"He comes and goes just like any other tourist," said a security official, also speaking on condition of anonymity because he was not authorized to speak to the media. "He is taking a line that is totally different from him father."

Omar said he hasn't seen or been in contact with his father since leaving Afghanistan. "He doesn't have e-mail," Omar said. "He doesn't take a telephone ... if he had something like this, they will find him through satellites."

Omar doesn't criticize his father and says Osama bin Laden is just trying to defend the Islamic world.

"My father thinks he will be good for defending the Arab people and stop anyone from hurting the Arab or Muslim people any place in the world," he said, noting that the West didn't have a problem with his father when he was fighting the Russians in Afghanistan in the 1980s.

Omar is convinced a truce between the West and al-Qaida is possible.

"My father is asking for a truce but I don't think there is any government (that) respects him. At the same time they do not respect him, why everywhere in the world, they want to fight him? There is a contradiction," he said.

Osama bin Laden, believed to be in hiding in the Pakistan-Afghan border region, offered a truce to Europe in a 2004 audiotape and a conditional truce to the United States in a 2006 message. In November, he called on European nations to pull out of Afghanistan in a message seen by some experts as an effort to reach out to Europe.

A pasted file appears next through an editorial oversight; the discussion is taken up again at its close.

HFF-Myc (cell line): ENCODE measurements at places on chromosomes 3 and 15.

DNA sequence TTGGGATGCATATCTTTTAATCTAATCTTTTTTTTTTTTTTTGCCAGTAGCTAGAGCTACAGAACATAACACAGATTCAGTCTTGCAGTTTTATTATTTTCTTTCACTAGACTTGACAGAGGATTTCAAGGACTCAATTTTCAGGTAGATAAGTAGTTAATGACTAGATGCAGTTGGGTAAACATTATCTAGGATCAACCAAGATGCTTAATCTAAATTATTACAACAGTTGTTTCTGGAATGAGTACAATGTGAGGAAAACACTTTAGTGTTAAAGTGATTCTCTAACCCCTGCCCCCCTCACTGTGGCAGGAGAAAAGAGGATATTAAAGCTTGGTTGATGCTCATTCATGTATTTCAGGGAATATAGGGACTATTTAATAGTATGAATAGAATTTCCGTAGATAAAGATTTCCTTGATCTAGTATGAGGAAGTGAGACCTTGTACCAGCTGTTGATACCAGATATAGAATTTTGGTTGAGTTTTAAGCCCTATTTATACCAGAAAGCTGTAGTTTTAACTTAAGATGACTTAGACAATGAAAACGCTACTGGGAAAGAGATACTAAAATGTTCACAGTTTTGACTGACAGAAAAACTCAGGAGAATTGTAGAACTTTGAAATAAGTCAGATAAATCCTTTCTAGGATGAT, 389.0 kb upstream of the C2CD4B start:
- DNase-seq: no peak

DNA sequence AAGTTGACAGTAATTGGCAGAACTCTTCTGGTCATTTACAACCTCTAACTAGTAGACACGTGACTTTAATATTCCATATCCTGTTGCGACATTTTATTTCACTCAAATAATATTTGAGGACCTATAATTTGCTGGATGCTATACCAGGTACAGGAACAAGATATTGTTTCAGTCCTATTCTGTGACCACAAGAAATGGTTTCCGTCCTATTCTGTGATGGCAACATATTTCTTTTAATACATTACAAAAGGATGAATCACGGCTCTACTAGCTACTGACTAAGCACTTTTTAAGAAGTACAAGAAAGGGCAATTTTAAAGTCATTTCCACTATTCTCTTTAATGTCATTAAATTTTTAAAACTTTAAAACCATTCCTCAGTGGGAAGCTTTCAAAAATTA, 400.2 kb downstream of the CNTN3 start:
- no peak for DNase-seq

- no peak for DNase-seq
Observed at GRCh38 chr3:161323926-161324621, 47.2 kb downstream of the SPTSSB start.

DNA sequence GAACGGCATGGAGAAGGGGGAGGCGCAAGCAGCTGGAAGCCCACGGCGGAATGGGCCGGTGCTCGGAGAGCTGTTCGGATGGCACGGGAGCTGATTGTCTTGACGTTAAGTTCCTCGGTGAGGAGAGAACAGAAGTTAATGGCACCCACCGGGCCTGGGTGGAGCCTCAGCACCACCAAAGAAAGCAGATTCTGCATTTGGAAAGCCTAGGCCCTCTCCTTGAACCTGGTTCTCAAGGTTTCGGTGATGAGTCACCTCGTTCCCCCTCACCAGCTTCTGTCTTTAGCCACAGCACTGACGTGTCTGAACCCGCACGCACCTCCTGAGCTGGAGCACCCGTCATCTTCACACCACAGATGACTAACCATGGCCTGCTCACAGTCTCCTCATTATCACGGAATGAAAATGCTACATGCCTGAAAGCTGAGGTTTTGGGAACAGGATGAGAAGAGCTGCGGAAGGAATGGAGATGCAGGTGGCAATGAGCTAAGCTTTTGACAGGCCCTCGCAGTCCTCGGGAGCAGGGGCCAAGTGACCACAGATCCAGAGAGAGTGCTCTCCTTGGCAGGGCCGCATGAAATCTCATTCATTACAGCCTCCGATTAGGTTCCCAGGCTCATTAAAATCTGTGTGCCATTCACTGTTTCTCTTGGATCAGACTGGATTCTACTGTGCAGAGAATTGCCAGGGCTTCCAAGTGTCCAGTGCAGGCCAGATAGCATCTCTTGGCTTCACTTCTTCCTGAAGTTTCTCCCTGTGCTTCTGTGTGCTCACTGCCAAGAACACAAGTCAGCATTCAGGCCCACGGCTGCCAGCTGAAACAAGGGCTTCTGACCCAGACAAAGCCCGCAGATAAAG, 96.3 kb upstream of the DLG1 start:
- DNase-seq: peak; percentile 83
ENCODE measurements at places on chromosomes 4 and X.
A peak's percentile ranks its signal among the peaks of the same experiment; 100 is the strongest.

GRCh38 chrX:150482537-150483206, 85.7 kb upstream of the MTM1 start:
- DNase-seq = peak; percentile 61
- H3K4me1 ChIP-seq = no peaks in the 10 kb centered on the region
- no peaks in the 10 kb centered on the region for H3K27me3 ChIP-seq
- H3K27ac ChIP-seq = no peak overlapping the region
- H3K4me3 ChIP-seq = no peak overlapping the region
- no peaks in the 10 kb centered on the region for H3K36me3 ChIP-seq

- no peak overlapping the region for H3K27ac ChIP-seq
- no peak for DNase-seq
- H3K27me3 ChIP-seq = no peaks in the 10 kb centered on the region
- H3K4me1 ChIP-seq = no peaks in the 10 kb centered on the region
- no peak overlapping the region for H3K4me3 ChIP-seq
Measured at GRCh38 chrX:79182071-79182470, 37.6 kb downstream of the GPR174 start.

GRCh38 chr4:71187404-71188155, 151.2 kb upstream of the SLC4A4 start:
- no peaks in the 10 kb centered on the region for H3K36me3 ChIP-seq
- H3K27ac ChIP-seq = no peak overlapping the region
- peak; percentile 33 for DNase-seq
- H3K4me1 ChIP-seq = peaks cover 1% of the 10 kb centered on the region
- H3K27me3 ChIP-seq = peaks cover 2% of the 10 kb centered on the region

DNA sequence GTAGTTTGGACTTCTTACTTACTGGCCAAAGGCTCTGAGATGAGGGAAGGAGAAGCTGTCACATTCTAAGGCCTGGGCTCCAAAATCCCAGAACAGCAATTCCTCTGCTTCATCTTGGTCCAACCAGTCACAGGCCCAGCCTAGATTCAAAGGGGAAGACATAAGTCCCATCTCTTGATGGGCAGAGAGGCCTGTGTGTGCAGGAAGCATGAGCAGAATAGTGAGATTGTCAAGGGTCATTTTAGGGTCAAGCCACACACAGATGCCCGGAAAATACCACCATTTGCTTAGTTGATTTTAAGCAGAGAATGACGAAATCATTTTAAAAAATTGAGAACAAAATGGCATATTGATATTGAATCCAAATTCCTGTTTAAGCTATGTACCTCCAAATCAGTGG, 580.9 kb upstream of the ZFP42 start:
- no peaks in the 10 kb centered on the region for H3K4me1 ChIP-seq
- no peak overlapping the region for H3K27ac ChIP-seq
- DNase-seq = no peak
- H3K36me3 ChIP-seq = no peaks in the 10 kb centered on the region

But in a series of messages since last fall, he also has been calling for Muslims to rally around jihad, or "holy war," encouraging fighters in Iraq in particular to continue their battles with U.S. and Iraqi forces.

At least two of Osama bin Laden's sons, Hamza and Saad, are believed to have an active role in al-Qaida — with Hamza believed to be in the Pakistan-Afghan border zone and Saad thought to be in Iran, perhaps in Iranian custody.

But most of the al-Qaida leader's children, like Omar, live as legitimate businessmen. The family as a whole disowned Osama in 1994 when Saudi Arabia stripped him of his citizenship because of his militant activities.

The family is wealthy: Osama bin Laden's billionaire father Mohammed, who died in 1967, had more than 50 children and founded the Binladen Group, a construction conglomerate that gets many major building contracts in the kingdom.

Since leaving his father's side, Omar has lived in Saudi Arabia, where he runs a contracting company connected with the Binladen Group, but he spends much of his time in Egypt. It was during a desert horseback ride at the Pyramids of Giza that he met his wife.

Their marriage in April made them tabloid fodder, particularly in Britain, where headlines touted the "granny who married Osama bin Laden's son." Alsabah, who has married five times, has five grandchildren.